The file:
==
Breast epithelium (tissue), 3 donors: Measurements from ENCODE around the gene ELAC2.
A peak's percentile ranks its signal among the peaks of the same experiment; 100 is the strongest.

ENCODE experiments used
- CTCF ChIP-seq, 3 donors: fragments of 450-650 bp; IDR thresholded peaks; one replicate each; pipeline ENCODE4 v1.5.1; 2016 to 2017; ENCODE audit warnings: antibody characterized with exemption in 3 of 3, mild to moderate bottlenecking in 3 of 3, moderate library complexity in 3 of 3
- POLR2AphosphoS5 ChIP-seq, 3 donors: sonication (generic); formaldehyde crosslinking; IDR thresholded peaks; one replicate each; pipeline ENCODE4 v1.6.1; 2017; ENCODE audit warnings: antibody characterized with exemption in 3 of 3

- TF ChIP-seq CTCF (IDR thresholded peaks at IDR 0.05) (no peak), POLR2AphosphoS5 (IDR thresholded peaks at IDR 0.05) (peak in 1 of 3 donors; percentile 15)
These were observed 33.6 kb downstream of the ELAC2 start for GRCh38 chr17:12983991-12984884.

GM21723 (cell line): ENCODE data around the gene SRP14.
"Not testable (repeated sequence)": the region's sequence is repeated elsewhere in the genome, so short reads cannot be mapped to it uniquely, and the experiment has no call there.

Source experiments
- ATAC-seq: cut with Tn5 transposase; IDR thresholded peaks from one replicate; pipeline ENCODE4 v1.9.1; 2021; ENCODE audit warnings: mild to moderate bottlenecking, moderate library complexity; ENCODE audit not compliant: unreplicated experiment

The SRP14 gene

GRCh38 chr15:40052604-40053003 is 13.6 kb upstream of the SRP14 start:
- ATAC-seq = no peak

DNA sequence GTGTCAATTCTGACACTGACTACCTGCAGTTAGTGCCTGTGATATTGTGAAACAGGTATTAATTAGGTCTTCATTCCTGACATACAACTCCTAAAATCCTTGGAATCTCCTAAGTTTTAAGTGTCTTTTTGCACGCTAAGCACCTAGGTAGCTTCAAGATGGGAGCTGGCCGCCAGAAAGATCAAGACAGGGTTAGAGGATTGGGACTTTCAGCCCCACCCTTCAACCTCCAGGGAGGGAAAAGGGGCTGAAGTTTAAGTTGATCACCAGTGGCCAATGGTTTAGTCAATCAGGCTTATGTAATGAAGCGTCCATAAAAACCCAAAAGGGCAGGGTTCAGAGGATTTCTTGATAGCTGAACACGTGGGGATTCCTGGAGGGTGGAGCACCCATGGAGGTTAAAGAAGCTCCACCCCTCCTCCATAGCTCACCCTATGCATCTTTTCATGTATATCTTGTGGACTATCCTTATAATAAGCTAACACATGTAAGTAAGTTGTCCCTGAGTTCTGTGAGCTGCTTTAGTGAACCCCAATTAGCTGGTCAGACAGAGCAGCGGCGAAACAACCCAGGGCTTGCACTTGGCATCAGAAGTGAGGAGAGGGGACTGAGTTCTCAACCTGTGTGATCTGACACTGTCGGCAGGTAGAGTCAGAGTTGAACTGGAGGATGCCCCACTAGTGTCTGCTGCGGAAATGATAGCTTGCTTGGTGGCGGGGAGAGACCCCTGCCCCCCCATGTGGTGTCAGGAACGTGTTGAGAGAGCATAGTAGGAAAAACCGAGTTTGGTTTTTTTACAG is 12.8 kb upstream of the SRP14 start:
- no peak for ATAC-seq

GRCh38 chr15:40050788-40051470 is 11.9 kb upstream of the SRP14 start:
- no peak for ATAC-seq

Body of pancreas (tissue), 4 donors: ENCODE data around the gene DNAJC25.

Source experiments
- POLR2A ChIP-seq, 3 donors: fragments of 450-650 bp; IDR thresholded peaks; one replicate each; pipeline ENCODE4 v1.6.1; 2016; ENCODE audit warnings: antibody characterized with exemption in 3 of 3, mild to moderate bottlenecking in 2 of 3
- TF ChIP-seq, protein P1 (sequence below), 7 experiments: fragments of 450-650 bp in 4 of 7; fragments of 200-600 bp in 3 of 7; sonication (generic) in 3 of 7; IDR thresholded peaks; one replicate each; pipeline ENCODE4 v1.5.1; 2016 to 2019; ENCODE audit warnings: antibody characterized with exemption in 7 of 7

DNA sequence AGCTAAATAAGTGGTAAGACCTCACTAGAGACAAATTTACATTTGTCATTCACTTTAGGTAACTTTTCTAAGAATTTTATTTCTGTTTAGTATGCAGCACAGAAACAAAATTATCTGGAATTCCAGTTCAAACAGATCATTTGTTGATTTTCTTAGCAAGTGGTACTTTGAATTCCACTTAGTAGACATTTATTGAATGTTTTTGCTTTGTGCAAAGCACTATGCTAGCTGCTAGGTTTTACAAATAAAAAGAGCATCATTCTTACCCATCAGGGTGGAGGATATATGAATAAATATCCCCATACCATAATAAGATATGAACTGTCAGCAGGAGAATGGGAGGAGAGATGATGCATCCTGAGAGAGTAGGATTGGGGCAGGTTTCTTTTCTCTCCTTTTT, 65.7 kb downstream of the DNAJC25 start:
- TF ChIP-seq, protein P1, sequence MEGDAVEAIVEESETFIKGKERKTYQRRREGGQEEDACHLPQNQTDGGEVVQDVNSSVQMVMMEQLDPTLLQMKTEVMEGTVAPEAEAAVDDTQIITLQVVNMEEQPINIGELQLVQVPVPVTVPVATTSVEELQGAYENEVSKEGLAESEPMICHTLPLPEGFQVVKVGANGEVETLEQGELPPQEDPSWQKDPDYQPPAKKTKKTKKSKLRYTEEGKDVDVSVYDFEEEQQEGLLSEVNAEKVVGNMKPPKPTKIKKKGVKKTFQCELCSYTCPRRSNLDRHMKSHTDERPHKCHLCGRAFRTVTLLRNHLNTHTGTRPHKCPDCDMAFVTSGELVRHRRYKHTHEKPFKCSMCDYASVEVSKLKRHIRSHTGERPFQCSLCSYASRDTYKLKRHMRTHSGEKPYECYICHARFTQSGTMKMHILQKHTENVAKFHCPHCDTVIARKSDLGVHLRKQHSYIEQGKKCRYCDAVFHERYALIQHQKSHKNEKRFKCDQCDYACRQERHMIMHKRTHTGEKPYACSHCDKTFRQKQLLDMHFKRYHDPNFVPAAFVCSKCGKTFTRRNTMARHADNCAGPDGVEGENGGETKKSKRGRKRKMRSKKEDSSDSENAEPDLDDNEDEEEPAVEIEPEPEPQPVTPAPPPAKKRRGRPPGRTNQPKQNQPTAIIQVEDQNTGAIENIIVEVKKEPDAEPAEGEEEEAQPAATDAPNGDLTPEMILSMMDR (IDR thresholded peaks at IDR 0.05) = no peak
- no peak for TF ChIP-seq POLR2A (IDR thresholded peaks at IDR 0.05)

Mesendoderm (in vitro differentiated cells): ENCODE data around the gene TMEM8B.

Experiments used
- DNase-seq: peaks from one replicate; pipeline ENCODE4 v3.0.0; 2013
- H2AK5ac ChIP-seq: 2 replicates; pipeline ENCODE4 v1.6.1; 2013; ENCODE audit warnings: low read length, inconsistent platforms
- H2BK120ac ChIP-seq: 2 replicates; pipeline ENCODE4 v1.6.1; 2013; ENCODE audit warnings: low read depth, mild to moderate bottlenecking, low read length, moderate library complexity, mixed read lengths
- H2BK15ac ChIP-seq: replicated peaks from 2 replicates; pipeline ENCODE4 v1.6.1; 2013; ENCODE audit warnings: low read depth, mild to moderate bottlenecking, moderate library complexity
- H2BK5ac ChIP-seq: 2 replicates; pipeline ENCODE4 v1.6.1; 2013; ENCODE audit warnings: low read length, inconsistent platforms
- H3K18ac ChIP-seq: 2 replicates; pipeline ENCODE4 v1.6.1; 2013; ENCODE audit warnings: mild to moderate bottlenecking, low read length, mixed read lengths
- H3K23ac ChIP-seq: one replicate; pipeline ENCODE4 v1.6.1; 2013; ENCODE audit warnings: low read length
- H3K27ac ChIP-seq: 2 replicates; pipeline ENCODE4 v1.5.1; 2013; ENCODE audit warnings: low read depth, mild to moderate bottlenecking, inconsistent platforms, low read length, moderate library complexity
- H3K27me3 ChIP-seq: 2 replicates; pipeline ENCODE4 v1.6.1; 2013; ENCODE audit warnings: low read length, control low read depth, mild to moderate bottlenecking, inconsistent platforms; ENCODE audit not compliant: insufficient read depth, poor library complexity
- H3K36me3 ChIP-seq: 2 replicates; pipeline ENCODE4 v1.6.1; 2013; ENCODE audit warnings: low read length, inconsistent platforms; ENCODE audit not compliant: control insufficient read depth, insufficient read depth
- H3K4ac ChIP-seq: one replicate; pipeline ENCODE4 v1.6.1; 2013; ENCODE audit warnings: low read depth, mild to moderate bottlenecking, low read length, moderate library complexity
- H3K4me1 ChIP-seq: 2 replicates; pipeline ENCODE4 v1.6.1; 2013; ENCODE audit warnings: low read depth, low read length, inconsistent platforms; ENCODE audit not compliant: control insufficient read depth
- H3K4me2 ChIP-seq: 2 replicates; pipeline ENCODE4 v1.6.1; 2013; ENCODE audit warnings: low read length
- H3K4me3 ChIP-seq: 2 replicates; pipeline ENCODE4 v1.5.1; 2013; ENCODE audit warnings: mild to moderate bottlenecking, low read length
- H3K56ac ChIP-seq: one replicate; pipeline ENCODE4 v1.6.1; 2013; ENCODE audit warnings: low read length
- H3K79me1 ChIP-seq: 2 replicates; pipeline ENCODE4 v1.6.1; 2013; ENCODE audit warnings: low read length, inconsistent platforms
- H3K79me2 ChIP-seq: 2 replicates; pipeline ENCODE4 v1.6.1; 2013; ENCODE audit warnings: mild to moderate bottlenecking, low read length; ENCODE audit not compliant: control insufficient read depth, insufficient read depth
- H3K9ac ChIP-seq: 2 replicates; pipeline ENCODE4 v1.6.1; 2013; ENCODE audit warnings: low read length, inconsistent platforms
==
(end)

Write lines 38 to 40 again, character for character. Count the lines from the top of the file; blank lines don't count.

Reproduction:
- H3K4ac ChIP-seq: one replicate; pipeline ENCODE4 v1.6.1; 2013; ENCODE audit warnings: low read depth, mild to moderate bottlenecking, low read length, moderate library complexity
- H3K4me1 ChIP-seq: 2 replicates; pipeline ENCODE4 v1.6.1; 2013; ENCODE audit warnings: low read depth, low read length, inconsistent platforms; ENCODE audit not compliant: control insufficient read depth
- H3K4me2 ChIP-seq: 2 replicates; pipeline ENCODE4 v1.6.1; 2013; ENCODE audit warnings: low read length